Education

Robots launch new institute which debates what it means to be human in the 21st century

13 July 2017
A new ground-breaking institute at the University of Sheffield was launched yesterday (Wednesday 12 June 2017) at Sheffield Town Hall by robots and BBC Radio 4’s Adam Rutherford.

iHuman at the University of Sheffield brings together researchers from the social sciences and humanities with psychological and biological sciences to give new understanding on what it means to be human.

The institute aims to explore issues such as what it means to be human in a time of rapid growth where technology affects all our daily lives.

The event, called ‘Who decides the future? Science, politics or the people?’, was chaired by BBC Radio 4’s Adam Rutherford and introduced by Professor Dave Petley, Vice-President for Research and Innovation at the University of Sheffield.

Robots from Sheffield Robotics greeted the public as they arrived at Sheffield Town Hall. The University of Sheffield’s Sheffield Robotics has one of the largest portfolios of ongoing publicly-funded robotics research in the UK.

Following the format of BBC’s Question Time programme, experts from different sectors and disciplines answered questions from the public such as “Who has the power to decide where our societies are heading?”

Professor Paul Martin, from the University of Sheffield and iHuman Co-Director, said: “We live in a world where technology touches every aspect of our lives. Apps change the way we communicate, automation modifies the way we work and augmented reality can alter our perception of the world entirely.

“As technology radically changes how we live, we need to be asking what it really means to be human in the 21st century. I am delighted that iHuman will be leading the way in addressing this through collaborative research with academics, community groups and third sector organisations.”

The institute is funded by the Economic and Social Research Council (ESRC) and the Leverhulme Trust to research some of the most pressing issues facing today’s society.

Professor Dan Goodley, iHuman Co-Director at the University of Sheffield said: “Do we have free will or are we made by society? What is the difference between humans, animals and machines? How are technological developments changing how we understand what it means to be human? How might the human condition be expanded to include all kinds of gender, sexuality, disability and race identities?

“These are just some of the difficult questions bringing together researchers in iHuman. We seek to address rather than avoid controversy, and break down barriers between academic fields to advance understanding of what a changing world means for us all.”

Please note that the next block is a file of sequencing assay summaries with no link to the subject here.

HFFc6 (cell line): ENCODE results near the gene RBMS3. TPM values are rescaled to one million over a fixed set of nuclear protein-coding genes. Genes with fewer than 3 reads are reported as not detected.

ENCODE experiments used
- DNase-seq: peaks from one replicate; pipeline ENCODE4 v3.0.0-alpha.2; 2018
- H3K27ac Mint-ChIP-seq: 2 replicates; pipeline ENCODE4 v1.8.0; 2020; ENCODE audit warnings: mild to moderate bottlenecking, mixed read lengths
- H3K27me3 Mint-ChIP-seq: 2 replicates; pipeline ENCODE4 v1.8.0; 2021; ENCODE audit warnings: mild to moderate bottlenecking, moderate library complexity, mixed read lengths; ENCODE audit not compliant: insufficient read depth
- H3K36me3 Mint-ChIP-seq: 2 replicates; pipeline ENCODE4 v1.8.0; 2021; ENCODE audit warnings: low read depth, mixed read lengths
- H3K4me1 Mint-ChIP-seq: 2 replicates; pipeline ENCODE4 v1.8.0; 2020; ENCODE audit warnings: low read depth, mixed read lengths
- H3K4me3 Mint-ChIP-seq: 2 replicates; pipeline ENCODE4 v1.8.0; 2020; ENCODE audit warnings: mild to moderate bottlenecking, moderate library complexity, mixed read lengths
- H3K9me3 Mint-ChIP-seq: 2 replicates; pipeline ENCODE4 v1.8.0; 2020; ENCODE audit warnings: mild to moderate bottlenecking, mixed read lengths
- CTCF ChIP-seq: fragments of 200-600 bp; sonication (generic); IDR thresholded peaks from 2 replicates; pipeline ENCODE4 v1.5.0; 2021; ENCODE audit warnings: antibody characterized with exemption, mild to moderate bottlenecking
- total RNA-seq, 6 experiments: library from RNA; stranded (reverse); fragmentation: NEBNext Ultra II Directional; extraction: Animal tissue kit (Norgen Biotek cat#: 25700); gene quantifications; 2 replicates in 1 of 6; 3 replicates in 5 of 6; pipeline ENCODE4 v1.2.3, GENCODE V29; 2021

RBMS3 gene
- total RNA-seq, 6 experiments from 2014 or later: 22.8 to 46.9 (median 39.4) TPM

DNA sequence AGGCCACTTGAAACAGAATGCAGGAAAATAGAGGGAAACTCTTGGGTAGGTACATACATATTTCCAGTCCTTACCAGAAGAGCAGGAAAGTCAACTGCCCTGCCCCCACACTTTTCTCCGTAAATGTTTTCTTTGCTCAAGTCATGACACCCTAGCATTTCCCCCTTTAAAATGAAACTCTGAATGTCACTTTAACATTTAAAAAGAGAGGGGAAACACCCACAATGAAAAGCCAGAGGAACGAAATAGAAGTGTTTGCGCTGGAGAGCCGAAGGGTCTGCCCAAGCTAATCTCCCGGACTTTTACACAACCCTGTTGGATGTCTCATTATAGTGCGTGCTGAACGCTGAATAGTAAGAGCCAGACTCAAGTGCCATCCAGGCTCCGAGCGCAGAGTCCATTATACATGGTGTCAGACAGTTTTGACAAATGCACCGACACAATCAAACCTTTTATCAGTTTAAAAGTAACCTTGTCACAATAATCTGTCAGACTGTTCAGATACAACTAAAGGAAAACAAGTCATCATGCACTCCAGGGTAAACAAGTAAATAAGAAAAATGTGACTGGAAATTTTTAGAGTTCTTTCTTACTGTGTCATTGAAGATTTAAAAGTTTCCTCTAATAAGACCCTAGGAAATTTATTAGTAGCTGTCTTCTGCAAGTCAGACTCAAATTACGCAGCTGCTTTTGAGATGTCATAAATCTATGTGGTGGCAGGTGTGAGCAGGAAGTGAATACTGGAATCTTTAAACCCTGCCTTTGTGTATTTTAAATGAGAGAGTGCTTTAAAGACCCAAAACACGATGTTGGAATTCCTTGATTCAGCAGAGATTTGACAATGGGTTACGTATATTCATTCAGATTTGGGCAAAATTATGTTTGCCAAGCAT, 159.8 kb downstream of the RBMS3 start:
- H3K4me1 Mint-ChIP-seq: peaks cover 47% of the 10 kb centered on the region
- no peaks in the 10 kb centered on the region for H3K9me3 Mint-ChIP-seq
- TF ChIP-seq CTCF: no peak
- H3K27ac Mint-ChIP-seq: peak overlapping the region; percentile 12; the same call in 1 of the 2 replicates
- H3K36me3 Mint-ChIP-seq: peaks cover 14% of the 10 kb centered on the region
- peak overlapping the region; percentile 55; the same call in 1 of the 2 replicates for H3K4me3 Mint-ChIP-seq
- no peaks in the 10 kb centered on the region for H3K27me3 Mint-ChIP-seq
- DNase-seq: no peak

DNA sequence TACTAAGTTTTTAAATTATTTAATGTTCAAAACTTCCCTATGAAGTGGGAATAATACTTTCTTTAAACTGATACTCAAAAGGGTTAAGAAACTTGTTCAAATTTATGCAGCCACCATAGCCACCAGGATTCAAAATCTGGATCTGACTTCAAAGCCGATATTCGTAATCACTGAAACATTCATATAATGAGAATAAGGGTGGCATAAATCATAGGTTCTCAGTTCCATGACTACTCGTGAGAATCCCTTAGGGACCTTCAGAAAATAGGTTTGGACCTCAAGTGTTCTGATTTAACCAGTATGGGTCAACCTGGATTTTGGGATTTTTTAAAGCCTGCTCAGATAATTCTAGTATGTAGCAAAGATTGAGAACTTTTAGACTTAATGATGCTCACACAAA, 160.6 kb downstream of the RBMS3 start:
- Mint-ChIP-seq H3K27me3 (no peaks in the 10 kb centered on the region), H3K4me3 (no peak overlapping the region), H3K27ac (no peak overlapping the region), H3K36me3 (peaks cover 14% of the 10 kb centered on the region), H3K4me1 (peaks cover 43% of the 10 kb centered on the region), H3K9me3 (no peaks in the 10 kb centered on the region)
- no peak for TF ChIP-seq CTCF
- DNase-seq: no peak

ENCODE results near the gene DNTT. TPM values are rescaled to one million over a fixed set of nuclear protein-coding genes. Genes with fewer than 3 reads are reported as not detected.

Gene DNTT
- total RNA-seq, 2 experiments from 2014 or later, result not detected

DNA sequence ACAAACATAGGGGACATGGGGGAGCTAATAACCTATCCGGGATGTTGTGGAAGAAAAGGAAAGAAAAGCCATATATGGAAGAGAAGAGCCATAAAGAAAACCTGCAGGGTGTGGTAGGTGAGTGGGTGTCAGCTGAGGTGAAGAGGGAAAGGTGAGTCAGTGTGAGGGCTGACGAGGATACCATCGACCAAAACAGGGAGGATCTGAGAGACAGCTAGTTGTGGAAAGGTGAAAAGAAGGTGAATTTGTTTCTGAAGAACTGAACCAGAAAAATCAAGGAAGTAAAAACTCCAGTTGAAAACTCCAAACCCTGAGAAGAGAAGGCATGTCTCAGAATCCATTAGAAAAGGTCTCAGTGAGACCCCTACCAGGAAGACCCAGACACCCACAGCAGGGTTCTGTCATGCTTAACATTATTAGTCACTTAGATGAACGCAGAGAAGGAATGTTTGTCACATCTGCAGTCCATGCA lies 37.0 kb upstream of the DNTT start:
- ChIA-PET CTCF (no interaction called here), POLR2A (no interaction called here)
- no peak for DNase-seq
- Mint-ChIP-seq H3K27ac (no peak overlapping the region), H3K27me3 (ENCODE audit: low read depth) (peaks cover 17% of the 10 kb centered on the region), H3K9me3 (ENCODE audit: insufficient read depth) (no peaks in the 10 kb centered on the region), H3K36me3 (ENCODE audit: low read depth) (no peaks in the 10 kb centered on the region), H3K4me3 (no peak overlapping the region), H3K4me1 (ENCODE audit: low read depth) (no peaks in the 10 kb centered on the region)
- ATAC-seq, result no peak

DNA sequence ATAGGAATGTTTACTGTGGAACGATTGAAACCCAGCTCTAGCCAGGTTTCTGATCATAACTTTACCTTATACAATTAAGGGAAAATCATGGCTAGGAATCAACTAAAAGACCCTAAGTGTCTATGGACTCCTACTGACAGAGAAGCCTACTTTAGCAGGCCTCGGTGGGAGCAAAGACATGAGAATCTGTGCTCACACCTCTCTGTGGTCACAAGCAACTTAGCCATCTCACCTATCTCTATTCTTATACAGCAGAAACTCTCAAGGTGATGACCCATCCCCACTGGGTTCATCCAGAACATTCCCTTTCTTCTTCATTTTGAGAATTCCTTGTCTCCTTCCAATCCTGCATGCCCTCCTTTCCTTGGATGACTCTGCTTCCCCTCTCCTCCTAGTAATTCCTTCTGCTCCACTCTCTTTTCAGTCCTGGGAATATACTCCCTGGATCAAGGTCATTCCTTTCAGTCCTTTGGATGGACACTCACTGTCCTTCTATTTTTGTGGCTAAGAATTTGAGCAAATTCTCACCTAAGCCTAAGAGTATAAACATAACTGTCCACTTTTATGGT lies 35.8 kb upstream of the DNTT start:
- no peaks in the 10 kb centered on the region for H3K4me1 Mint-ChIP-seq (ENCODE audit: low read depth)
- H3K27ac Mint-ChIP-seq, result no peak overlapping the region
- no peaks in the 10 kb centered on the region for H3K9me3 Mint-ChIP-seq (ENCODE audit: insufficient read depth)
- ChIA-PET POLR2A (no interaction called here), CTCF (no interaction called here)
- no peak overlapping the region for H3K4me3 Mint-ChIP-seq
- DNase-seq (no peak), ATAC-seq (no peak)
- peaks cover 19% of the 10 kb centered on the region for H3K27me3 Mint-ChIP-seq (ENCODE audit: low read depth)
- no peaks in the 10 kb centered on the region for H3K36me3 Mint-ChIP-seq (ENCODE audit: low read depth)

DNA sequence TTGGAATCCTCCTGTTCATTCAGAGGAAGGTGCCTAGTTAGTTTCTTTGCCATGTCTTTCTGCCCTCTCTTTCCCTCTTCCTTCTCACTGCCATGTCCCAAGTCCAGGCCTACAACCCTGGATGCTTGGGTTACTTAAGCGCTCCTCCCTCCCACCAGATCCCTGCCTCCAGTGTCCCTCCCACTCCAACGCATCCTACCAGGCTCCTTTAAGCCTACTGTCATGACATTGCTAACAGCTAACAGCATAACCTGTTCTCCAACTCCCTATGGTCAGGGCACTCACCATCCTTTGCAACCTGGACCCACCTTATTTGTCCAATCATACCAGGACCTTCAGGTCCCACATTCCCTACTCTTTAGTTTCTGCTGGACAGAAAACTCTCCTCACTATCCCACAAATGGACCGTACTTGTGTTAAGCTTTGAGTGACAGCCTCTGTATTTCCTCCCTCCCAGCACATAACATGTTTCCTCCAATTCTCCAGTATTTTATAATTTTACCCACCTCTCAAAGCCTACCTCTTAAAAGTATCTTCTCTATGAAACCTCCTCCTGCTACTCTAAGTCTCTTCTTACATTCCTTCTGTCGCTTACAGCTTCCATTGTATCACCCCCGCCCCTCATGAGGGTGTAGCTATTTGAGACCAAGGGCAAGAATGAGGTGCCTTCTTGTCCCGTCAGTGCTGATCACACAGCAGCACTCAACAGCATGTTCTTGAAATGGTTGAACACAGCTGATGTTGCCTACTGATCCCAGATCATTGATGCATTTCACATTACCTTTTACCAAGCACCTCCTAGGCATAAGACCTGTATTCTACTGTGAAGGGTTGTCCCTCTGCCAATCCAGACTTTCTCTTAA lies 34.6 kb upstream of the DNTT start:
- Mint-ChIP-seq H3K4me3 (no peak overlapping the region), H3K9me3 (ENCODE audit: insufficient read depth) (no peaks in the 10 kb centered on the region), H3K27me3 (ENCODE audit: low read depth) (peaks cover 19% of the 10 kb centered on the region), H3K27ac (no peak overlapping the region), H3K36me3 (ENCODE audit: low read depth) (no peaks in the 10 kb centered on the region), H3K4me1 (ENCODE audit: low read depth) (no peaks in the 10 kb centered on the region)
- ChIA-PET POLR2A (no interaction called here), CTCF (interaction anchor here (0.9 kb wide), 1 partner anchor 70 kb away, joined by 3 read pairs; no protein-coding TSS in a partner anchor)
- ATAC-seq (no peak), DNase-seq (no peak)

The iHuman institute is based within the Faculty of Social Sciences at the University of Sheffield.

Professor Gill Valentine, Vice-President and Head of the Faculty of Social Sciences, said: “iHuman’s interdisciplinary approach is the future of research, bringing together expertise from across the social sciences, medicine, science, engineering, and the arts to answer some of humanity’s most pressing issues.

“I am delighted that iHuman will be pushing the boundaries of knowledge, exploring ideas and fostering innovative thinking that will make a real difference to society both today and in the future.”

A network of fully-funded PhD students are working on projects as part of iHuman and have the chance to work with world-leading experts in these research areas.

For more information about iHuman, visit http://ihuman.group.shef.ac.uk/

Additional Information
The University of Sheffield
With almost 27,000 of the brightest students from over 140 countries, learning alongside over 1,200 of the best academics from across the globe, the University of Sheffield is one of the world’s leading universities.
A member of the UK’s prestigious Russell Group of leading research-led institutions, Sheffield offers world-class teaching and research excellence across a wide range of disciplines.
Unified by the power of discovery and understanding, staff and students at the university are committed to finding new ways to transform the world we live in.
Sheffield is the only university to feature in The Sunday Times 100 Best Not-For-Profit Organisations to Work For 2017 and was voted number one university in the UK for Student Satisfaction by Times Higher Education in 2014. In the last decade it has won four Queen’s Anniversary Prizes in recognition of the outstanding contribution to the United Kingdom’s intellectual, economic, cultural and social life.
Sheffield has six Nobel Prize winners among former staff and students and its alumni go on to hold positions of great responsibility and influence all over the world, making significant contributions in their chosen fields.
Global research partners and clients include Boeing, Rolls-Royce, Unilever, AstraZeneca, Glaxo SmithKline, Siemens and Airbus, as well as many UK and overseas government agencies and charitable foundations.
For further information, please visit: www.sheffield.ac.uk

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